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Harris: Keep ego in check, 'Broadway Geno'

| Monday, April 29, 2013, 11:32 p.m.
Barry Reeger | Tribune-Review
West Virginia Mountaineers quarterback Geno Smith (12) throws downfield against the Baylor Bears at Mountaineer Field at Milan Puskar Stadium in Morgantown, WV on September 29, 2012. Smith threw for 656 yards and eight touchdown passes as West Virginia opened their inaugural Big 12 Conference game by defeating Baylor 70-63.

Geno Smith


New York Jets

Florham Park, NJ

Broadway Geno Smith:

I hope you don't mind me referring to you by your new nickname.

Shortly after the New York Jets selected you with the No. 39 overall pick Friday, the local media anointed you Broadway Geno — becoming the first Jets quarterback given that distinction since Broadway Joe Namath.

Be careful, Broadway Geno. Don't fall for the hype.

You've come a long way from Miramar High School in suburban Miami. Morgantown, W.Va., must seem like a million miles away to you.

I was surprised that you predicted the Jets will reach the playoffs in 2013, because success never went to your head at West Virginia. I understand you were caught up in the moment and blowing off steam after being bypassed in the first round of the draft, but the proclamation was so unlike the Geno Smith I know.

I still believe you're the same humble quarterback I met during Big 12 Conference media days last July in Dallas. You were voted preseason offensive player of the year despite never playing a game in the Big 12, yet you refused to make a big deal about the honor. In fact, you always put your team first.

You scoffed at any mention of winning the Heisman Trophy. You made it clear you were only interested in winning football games.

Don't change, Broadway Geno.

I understand the past couple of months were difficult, possibly exasperating, for someone with such high expectations.

You went from being the projected No. 1 overall pick in the draft, to having your game being scrutinized and dissected in a scathing Pro Football Weekly scouting report, to a national television audience witnessing your precipitous free-fall into the second round.

It was painful to watch, so I can only imagine how you felt. It must have been gut-wrenching.

However, your emotional response to not being selected in the first round made people wonder if you have the necessities to become a starting quarterback in the NFL. You indicated you wouldn't return for the second round, only to change your mind and show up.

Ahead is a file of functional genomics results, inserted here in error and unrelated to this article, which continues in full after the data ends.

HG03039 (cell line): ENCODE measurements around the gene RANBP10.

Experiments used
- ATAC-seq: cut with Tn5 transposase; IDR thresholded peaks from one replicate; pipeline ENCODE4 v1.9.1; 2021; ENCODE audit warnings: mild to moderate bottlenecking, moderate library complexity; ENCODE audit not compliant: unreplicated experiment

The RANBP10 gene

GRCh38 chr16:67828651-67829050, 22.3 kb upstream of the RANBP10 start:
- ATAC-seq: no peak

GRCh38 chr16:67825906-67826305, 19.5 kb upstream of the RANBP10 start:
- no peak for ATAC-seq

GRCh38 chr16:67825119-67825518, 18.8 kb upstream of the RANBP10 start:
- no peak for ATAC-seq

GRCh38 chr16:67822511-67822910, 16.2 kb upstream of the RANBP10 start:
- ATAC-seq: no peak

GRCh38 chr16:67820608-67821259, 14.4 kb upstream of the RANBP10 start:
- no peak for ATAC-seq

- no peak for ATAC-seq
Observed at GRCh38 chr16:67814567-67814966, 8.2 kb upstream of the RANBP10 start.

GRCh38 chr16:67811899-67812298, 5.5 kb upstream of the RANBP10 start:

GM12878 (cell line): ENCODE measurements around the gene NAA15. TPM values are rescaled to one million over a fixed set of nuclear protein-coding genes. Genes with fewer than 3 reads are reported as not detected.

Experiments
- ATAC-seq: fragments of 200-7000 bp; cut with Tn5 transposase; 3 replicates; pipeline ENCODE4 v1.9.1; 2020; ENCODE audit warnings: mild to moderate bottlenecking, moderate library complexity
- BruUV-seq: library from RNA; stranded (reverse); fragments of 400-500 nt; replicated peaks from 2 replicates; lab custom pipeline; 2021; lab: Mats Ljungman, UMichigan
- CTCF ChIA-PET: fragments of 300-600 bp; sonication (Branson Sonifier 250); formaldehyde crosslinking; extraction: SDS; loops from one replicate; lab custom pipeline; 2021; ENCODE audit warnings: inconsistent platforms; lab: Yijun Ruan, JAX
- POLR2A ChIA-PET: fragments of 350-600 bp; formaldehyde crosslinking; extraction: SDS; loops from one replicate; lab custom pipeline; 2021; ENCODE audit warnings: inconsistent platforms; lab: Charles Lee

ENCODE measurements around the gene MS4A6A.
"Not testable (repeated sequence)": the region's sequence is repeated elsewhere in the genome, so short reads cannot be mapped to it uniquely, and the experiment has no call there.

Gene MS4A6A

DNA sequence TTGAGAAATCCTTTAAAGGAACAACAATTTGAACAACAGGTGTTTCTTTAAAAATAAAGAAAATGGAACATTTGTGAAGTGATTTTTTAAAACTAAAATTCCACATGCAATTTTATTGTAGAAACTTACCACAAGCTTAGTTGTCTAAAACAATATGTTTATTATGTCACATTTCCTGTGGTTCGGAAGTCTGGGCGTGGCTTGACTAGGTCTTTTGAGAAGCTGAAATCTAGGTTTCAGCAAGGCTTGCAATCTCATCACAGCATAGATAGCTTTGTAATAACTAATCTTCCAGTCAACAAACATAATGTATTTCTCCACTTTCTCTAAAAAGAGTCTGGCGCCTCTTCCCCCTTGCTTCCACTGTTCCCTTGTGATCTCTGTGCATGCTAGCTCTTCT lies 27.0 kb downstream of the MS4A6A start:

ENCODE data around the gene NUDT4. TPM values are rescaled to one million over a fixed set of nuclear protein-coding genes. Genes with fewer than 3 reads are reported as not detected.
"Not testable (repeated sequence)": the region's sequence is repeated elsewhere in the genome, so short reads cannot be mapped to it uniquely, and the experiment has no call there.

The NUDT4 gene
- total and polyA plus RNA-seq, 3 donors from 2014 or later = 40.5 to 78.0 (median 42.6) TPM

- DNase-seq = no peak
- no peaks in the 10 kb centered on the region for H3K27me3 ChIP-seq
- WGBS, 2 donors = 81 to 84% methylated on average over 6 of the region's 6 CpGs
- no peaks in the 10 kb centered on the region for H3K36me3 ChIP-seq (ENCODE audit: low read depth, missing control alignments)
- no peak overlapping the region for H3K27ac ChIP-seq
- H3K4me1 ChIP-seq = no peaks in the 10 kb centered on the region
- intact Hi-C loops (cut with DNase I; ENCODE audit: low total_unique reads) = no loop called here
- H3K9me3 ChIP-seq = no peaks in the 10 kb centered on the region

NFL teams have missed on plenty of talented quarterbacks who weren't first-round picks.

A year ago, Russell Wilson — you may have heard of him — went in the third round.

Will you outdo Wilson's rookie season at Seattle? Will you even play as a rookie?

You made similar foot-in-mouth responses during your senior year at West Virginia that can't be repeated.

When reporters covering the Mountaineers repeatedly pressed you about being a running quarterback, you said you were a pocket quarterback.

Weeks later, after young NFL QBs Robert Griffin III and Colin Kaepernick popularized the read-option, you said you could run any offense.

Will the real Broadway Geno Smith please stand up?

Who could forget your famous exchange with WVU coach Dana Holgorsen following a terrible 49-14 loss at Texas Tech? It was the first indication that there were cracks in your game.

When reporters told you that Holgorsen highlighted your struggles throwing in windy conditions, you said whoever made that statement didn't know anything about football.

Why, Broadway Geno, why?

Never throw your coach under the bus, even if you believe he's trying to do the same to you.

You played poorly against Texas Tech. So did your defense. But as the leading Heisman candidate at the time, you picked the wrong day to play a bad game.

Repeat after me: Jets coach Rex Ryan is your friend. He needs you to do well to keep his job.

And never forget: It's always the quarterback's fault. Ask current Jets QB Mark Sanchez, who may not be your teammate for long.

Being a successful quarterback in New York involves more than football. It's also about how well you can handle the pressure that accompanies the position.

Catchy nicknames like Broadway Geno are great for the ego, but never lose sight of who you really are.


John Harris

John Harris is a staff writer for Trib Total Media. Reach him at jharris@tribweb.comor via Twitter @JHarris_Trib.

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